How to be a Good Neighbour

Don’t Spread Invasives

Your neighbours may be fewer and farther between in the countryside, but invasive species, like the LDD moth, don’t respect property lines. To make sure your neighbours keep sharing their recipes with you, here are three actions you can take to ensure you’re not sharing invasive species with them.

Protect your trees from LDD moth larvaeTaping or wrapping trees, squishing, pheromone trapping and scraping egg masses are a few actions you can take to reduce the local impact now and next year.

While LDD caterpillar infestations are hard to miss, invasive plants may be harder to spot. Early detection and rapid response are the best ways to prevent spreading to neighbouring properties. Learn how to identify and remove invasive plants. If a rapid response is not possible (i.e., digging the plant out), at least cut off the seed-heads of plants like phragmites, dog-strangling vine or goutweed to prevent their spread. Put invasive plant matter into a heavy black garbage bag and leave in direct sun for a couple of weeks before disposing.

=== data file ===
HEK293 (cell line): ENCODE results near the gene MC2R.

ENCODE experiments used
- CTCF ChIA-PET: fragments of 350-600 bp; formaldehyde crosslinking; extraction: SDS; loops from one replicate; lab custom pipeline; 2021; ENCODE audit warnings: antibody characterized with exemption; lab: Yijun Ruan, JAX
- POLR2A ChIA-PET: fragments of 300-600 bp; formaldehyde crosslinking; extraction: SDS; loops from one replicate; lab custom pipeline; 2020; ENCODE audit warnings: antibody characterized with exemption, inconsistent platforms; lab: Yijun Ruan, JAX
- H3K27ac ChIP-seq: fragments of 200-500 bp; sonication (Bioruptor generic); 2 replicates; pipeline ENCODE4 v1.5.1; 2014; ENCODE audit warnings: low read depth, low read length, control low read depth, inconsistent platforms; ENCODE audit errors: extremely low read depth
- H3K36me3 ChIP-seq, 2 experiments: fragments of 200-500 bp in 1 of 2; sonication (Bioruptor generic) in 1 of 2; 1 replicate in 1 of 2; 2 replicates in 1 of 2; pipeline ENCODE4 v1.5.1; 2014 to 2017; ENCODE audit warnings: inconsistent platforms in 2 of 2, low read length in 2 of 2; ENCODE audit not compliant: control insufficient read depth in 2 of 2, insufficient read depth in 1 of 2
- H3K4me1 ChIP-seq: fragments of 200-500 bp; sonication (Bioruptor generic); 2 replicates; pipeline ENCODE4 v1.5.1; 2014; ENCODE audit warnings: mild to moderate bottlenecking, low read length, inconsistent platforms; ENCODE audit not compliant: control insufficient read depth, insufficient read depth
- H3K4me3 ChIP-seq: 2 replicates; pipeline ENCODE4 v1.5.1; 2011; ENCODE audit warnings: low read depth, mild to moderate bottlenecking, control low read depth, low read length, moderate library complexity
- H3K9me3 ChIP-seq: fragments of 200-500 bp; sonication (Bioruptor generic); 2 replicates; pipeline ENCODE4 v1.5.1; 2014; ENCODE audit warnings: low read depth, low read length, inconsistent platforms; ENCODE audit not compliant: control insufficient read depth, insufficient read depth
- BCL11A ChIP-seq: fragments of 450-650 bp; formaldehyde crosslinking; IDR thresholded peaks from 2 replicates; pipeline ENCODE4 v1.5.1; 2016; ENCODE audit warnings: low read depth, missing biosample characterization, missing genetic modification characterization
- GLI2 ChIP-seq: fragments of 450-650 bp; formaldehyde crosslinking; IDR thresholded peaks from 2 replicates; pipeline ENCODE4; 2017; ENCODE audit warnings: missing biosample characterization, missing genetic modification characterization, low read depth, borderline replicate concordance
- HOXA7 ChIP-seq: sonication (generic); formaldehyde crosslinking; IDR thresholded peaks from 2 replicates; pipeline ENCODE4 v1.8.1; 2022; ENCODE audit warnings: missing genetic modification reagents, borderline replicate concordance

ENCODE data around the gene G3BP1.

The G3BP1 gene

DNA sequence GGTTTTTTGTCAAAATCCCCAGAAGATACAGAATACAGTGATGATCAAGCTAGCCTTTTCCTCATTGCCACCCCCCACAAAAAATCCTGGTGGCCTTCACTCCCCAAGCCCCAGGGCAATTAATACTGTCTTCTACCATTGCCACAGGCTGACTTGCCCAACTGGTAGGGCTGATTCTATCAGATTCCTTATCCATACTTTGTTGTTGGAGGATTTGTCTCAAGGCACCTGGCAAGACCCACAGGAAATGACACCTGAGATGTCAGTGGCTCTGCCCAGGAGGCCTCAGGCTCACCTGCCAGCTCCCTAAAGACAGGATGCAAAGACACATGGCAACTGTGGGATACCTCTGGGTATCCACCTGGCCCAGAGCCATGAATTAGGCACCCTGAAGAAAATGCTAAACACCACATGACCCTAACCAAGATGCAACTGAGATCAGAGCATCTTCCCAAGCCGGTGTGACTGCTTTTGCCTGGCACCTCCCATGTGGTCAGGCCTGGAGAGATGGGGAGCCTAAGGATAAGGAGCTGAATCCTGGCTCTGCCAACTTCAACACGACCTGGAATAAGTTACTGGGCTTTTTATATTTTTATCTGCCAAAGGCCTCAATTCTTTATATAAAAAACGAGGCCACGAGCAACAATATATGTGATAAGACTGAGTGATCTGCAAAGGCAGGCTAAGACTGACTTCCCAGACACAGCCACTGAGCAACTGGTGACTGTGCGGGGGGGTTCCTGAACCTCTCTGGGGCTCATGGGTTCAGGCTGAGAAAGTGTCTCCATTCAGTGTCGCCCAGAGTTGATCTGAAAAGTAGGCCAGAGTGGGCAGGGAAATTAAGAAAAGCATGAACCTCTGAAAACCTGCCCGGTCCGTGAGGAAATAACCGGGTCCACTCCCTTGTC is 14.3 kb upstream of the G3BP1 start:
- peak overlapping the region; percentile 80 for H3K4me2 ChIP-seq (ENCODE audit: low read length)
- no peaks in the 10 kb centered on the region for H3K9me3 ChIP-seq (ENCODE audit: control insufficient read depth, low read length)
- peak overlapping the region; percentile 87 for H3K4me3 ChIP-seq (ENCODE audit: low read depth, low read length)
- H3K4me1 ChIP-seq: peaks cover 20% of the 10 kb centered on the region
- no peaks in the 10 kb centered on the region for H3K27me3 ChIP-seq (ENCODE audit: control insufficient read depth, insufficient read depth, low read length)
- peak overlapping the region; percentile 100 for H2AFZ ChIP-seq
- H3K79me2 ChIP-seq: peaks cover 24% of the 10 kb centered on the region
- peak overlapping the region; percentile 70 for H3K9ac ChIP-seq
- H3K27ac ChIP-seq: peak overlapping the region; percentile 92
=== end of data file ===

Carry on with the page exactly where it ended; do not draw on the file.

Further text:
Winged euonymus leaves
Winged euonymus, also known as burning bush, is an invasive plant.

And don’t forget to wipe your feet! Invasive species, like garlic mustard, can hitch a ride on your shoes and your pets when you’re out enjoying one of our many beautiful conservation areas or parks. Check your boots and your pup after a summer outing to avoid transferring seeds back to your property.

We’re always here to lend a helping hand. Contact a stewardship coordinator to learn more about managing and removing invasive species on your property.

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